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CD REVIEW

Tetsuya Komuro “Digitalian is Eating Breakfast 2″

by Ian Martin

Special To The Japan Times

Emerging from the tail end of the 1980s new-wave scene with the band TM Revolution, Tetsuya Komuro was a producer who defined the 1990s. In fact, anyone searching out a single point when the more modern agglomeration of styles that later became known as J-pop killed off the older kayoukyoku (an older term for mainstream Japanese pop) style, need look no further than the moment in 1989 when Komuro’s “Gravity of Love” beat Seiko Matsuda, the last great kayoukyoku idol, to the No. 1 spot.

“Digitalian is Eating Breakfast 2″ consciously harks back to these glory days (part one was a huge hit in 1989) as the latest installment in Komuro’s rehabilitation after his 2008 fraud conviction, and opening track “Vienna” does everything short of crying out “TK is back, baby!” There’s the curiously insubstantial beats, the Eurobeat/trance sequencers, and the mixture of a catchy chorus with a little breakdown for rapper Kreva to do his thing. There’s also a moment when one of Komuro’s synths goes “Squee!” — which is pretty much the ’90s J-pop equivalent of Jimmy Page pulling out a violin bow during “Dazed and Confused.”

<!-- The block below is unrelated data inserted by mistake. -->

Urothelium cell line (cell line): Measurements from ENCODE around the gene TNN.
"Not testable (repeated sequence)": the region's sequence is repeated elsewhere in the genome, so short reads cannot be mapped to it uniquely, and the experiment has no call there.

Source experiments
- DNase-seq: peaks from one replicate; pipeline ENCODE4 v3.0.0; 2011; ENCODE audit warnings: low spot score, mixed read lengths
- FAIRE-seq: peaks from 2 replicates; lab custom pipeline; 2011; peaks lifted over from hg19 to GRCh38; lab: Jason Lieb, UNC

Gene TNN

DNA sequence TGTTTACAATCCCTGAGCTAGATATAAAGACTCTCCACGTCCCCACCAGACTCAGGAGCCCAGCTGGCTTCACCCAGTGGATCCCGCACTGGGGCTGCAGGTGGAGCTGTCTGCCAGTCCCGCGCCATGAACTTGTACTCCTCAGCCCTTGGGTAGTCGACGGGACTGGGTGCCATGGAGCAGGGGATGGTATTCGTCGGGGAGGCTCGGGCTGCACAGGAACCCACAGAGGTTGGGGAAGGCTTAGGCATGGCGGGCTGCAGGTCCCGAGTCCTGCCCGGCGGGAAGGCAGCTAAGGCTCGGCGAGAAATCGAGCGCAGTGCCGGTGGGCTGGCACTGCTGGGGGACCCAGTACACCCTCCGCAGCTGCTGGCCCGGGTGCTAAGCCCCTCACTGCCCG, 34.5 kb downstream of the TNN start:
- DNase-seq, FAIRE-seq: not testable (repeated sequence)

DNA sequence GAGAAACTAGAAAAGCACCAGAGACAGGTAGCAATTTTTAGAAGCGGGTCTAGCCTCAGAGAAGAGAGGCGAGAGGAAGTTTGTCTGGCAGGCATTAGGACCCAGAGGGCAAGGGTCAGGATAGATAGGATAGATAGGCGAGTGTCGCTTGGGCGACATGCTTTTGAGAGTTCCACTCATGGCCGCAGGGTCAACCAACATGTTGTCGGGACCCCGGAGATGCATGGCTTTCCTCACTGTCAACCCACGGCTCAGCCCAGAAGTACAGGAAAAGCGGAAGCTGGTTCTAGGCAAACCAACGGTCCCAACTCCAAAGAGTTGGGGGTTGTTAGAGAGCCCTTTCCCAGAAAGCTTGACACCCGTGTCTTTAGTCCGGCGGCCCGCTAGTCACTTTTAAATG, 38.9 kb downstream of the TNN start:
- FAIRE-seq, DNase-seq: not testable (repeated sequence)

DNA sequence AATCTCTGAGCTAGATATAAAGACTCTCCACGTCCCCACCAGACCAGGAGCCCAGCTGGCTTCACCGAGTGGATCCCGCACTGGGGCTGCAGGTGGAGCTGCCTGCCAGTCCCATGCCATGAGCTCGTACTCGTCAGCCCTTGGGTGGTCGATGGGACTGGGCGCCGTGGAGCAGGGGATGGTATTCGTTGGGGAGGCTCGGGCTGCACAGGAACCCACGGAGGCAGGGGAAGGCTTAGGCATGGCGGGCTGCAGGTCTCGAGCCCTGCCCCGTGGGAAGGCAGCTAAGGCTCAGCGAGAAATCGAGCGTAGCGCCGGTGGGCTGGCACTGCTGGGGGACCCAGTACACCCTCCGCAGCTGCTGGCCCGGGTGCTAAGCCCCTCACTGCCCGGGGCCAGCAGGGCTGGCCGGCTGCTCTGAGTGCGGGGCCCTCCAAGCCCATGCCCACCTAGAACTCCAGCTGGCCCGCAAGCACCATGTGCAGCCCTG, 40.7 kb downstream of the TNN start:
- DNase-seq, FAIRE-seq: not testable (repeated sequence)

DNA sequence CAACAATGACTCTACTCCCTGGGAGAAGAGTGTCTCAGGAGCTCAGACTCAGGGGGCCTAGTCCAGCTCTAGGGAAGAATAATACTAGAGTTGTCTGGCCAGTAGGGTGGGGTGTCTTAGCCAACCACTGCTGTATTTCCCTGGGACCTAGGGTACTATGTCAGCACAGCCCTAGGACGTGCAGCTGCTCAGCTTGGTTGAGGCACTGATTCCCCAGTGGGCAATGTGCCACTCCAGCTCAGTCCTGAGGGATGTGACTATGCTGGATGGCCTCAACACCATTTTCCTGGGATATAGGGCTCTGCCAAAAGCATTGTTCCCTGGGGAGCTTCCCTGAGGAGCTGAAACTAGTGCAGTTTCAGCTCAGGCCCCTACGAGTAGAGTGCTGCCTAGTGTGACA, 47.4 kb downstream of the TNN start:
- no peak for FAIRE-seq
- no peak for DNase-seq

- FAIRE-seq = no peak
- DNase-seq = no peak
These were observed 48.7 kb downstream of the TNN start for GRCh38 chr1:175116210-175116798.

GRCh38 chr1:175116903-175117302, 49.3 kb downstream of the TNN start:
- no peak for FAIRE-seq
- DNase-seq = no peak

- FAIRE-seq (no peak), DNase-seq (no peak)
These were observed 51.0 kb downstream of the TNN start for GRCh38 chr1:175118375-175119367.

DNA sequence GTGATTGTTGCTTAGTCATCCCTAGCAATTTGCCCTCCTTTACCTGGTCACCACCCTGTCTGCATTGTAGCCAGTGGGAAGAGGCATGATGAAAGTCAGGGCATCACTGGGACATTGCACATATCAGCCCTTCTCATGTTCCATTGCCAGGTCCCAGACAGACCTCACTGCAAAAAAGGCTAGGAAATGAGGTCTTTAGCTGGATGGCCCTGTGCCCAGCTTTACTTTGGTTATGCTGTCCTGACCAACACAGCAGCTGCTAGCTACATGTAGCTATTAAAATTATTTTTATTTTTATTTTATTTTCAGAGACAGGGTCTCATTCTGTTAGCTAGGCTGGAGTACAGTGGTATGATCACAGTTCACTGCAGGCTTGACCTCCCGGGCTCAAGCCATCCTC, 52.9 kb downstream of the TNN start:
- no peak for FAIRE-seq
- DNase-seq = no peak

The album is overrun with guest vocalists (Japanese law now seems to require 20 percent of new albums to feature a collaboration with Verbal from m-flo), and rappers such as Kreva and Zeebra offer a more muscular sound than the ’90s ever provided, but this is defiantly Komuro’s album. He clearly still has a few tunes left in him, with “Hohoemi no Chikara” partly the kind of sentimental ballad with which Komuro artists such as Globe or Tomomi Kahala would regularly top the charts in 1996, while at the same time drawing on ’70s rock influences, subtly evoking Pink Floyd’s “Breathe.”

The prog influence rears its head again on the instrumental “Extreme,” which sees Komuro getting back in touch with his inner Rick Wakeman with triumphantly absurd results. It’s obvious that Komuro is enjoying himself immensely with his enormous bank of synthesizers, and in the end, despite the sometimes hilariously dated ’90s trance sound, it’s hard not to share in that fun. (Ian Martin)